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3.
  • Hanly, J. G., et al. (författare)
  • Prospective analysis of neuropsychiatric events in an international disease inception cohort of patients with systemic lupus erythematosus
  • 2010
  • Ingår i: Annals of the Rheumatic Diseases. - : BMJ Publishing Group. - 1468-2060. ; 69:3, s. 529-535
  • Tidskriftsartikel (refereegranskat)abstract
    • Objectives To determine the frequency, accrual, attribution and outcome of neuropsychiatric (NP) events and impact on quality of life over 3 years in a large inception cohort of patients with systemic lupus erythematosus (SLE). Methods The study was conducted by the Systemic Lupus International Collaborating Clinics. Patients were enrolled within 15 months of SLE diagnosis. NP events were identified using the American College of Rheumatology case definitions, and decision rules were derived to determine the proportion of NP disease attributable to SLE. The outcome of NP events was recorded and patient-perceived impact determined by the SF-36. Results 1206 patients (89.6% female) with a mean (+/- SD) age of 34.5 +/- 13.2 years were included in the study. The mean disease duration at enrolment was 5.4 +/- 4.2 months. Over a mean follow-up of 1.9 +/- 1.2 years, 486/1206 (40.3%) patients had >= 1 NP events, which were attributed to SLE in 13.0-23.6% of patients using two a priori decision rules. The frequency of individual NP events varied from 47.1% (headache) to 0% (myasthenia gravis). The outcome was significantly better for those NP events attributed to SLE, especially if they occurred within 1.5 years of the diagnosis of SLE. Patients with NP events, regardless of attribution, had significantly lower summary scores for both mental and physical health over the study. Conclusions NP events in patients with SLE are of variable frequency, most commonly present early in the disease course and adversely impact patients' quality of life over time. Events attributed to non-SLE causes are more common than those due to SLE, although the latter have a more favourable outcome.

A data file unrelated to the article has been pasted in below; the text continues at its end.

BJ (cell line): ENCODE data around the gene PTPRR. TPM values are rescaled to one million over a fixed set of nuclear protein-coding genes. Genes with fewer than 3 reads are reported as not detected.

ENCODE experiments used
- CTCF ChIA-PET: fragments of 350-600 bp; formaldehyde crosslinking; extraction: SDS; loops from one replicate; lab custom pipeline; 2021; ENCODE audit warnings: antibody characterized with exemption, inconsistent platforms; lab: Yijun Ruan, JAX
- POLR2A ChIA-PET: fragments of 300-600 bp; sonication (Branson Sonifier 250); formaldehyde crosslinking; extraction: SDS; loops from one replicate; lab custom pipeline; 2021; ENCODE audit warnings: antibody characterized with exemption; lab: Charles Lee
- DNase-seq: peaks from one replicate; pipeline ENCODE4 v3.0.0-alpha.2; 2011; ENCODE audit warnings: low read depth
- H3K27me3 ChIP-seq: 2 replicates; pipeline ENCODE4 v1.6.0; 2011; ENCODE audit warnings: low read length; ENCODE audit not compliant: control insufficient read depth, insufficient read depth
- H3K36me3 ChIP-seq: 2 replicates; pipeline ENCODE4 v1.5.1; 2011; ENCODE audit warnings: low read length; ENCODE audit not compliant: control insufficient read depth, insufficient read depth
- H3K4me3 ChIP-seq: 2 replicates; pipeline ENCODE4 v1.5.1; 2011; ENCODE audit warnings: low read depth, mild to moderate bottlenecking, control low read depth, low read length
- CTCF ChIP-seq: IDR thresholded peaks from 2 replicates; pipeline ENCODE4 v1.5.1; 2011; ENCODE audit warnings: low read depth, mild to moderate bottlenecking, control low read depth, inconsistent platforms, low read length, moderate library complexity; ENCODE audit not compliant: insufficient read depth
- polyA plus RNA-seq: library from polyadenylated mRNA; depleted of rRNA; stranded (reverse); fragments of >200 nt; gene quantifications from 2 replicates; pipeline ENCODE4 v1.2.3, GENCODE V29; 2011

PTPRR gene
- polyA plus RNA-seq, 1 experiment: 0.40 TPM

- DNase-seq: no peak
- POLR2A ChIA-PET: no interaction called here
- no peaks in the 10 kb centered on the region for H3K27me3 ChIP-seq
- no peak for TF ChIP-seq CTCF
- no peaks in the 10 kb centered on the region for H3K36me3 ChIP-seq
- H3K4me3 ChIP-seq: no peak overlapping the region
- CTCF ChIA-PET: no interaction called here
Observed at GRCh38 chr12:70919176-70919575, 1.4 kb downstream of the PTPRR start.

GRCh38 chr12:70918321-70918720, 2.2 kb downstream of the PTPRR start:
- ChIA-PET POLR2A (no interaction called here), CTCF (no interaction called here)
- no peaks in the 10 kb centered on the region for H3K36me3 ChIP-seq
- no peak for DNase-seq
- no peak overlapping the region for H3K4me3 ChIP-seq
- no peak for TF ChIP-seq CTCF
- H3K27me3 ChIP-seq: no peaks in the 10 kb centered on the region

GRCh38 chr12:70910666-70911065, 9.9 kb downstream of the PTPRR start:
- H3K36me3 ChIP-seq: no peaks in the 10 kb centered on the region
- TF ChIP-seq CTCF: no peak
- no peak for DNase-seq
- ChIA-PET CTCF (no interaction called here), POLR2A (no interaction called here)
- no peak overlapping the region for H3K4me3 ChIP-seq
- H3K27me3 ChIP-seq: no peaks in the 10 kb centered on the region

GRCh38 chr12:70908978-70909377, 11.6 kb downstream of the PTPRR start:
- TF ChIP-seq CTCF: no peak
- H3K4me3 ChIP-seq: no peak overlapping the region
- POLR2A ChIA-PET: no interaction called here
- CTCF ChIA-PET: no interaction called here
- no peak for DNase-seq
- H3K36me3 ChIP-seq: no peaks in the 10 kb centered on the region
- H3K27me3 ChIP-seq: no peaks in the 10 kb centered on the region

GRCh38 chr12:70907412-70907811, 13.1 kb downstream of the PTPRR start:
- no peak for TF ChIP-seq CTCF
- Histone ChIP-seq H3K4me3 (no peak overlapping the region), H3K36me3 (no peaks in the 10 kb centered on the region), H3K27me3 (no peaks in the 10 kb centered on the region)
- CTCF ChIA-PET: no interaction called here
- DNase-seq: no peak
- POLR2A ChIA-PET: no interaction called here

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4.
  • Hanly, J. G., et al. (författare)
  • SF-36 summary and subscale scores are reliable outcomes of neuropsychiatric events in systemic lupus erythematosus
  • 2011
  • Ingår i: Annals of the Rheumatic Diseases. - : BMJ Publishing Group. - 1468-2060. ; 70:6, s. 961-967
  • Tidskriftsartikel (refereegranskat)abstract
    • Objective To examine change in health-related quality of life in association with clinical outcomes of neuropsychiatric events in systemic lupus erythematosus (SLE). Methods An international study evaluated newly diagnosed SLE patients for neuropsychiatric events attributed to SLE and non-SLE causes. The outcome of events was determined by a physician-completed seven-point scale and compared with patient-completed Short Form 36 (SF-36) health survey questionnaires. Statistical analysis used linear mixed-effects regression models with patient-specific random effects. Results 274 patients (92% female; 68% Caucasian), from a cohort of 1400, had one or more neuropsychiatric event in which the interval between assessments was 12.3+/-2 months. The overall difference in change between visits in mental component summary (MCS) scores of the SF-36 was significant (p<0.0001) following adjustments for gender, ethnicity, centre and previous score. A consistent improvement in neuropsychiatric status (N=295) was associated with an increase in the mean (SD) adjusted MCS score of 3.66 (0.89) in SF-36 scores. Between paired visits when the neuropsychiatric status consistently deteriorated (N=30), the adjusted MCS score decreased by 4.00 (1.96). For the physical component summary scores the corresponding changes were + 1.73 (0.71) and -0.62 (1.58) (p<0.05), respectively. Changes in SF-36 subscales were in the same direction (p<0.05; with the exception of role physical). Sensitivity analyses confirmed these findings. Adjustment for age, education, medications, SLE disease activity, organ damage, disease duration, attribution and characteristics of neuropsychiatric events did not substantially alter the results. Conclusion Changes in SF-36 summary and subscale scores, in particular those related to mental health, are strongly associated with the clinical outcome of neuropsychiatric events in SLE patients.